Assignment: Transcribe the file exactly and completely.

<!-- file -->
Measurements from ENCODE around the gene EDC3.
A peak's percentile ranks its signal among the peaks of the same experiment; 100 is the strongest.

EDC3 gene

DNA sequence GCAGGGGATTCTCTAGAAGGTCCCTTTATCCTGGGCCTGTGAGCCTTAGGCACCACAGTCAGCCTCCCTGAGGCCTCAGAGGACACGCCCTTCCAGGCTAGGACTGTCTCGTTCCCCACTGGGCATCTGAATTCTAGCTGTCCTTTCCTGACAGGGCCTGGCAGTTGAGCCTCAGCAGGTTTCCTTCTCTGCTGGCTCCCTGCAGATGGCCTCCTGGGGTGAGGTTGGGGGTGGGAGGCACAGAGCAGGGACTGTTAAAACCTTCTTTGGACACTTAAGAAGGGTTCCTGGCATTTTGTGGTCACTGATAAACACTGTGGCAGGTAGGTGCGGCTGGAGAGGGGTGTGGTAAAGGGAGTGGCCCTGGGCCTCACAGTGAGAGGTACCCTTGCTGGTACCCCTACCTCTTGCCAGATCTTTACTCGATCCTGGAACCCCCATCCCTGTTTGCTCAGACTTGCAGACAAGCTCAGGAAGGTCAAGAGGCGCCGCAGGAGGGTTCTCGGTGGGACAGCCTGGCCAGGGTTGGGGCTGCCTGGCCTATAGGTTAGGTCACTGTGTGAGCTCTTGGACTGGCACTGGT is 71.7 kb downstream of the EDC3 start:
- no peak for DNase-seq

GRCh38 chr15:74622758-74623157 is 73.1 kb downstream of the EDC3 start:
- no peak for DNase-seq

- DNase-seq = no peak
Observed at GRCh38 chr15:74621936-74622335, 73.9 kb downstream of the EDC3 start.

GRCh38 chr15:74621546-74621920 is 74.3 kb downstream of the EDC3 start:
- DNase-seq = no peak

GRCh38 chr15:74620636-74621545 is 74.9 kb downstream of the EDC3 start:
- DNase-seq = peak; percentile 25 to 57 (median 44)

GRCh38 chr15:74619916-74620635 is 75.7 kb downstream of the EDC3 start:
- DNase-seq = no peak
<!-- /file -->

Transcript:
Measurements from ENCODE around the gene EDC3.
A peak's percentile ranks its signal among the peaks of the same experiment; 100 is the strongest.

EDC3 gene

DNA sequence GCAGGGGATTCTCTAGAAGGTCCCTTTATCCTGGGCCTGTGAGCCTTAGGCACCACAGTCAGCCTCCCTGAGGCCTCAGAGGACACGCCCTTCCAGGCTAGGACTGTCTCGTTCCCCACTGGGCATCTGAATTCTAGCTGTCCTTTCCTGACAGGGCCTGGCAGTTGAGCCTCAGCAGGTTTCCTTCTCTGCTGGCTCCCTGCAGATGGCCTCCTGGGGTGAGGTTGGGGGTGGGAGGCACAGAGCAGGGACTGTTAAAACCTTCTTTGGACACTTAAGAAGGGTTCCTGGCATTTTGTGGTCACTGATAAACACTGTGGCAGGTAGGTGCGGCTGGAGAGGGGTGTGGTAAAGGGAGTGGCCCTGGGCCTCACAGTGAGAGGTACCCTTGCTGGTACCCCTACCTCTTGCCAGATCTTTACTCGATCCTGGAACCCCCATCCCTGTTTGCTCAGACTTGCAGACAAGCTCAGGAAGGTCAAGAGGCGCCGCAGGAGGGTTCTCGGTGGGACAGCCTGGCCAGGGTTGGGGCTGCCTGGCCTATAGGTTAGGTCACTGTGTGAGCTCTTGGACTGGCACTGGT is 71.7 kb downstream of the EDC3 start:
- no peak for DNase-seq

GRCh38 chr15:74622758-74623157 is 73.1 kb downstream of the EDC3 start:
- no peak for DNase-seq

- DNase-seq = no peak
Observed at GRCh38 chr15:74621936-74622335, 73.9 kb downstream of the EDC3 start.

GRCh38 chr15:74621546-74621920 is 74.3 kb downstream of the EDC3 start:
- DNase-seq = no peak

GRCh38 chr15:74620636-74621545 is 74.9 kb downstream of the EDC3 start:
- DNase-seq = peak; percentile 25 to 57 (median 44)

GRCh38 chr15:74619916-74620635 is 75.7 kb downstream of the EDC3 start:
- DNase-seq = no peak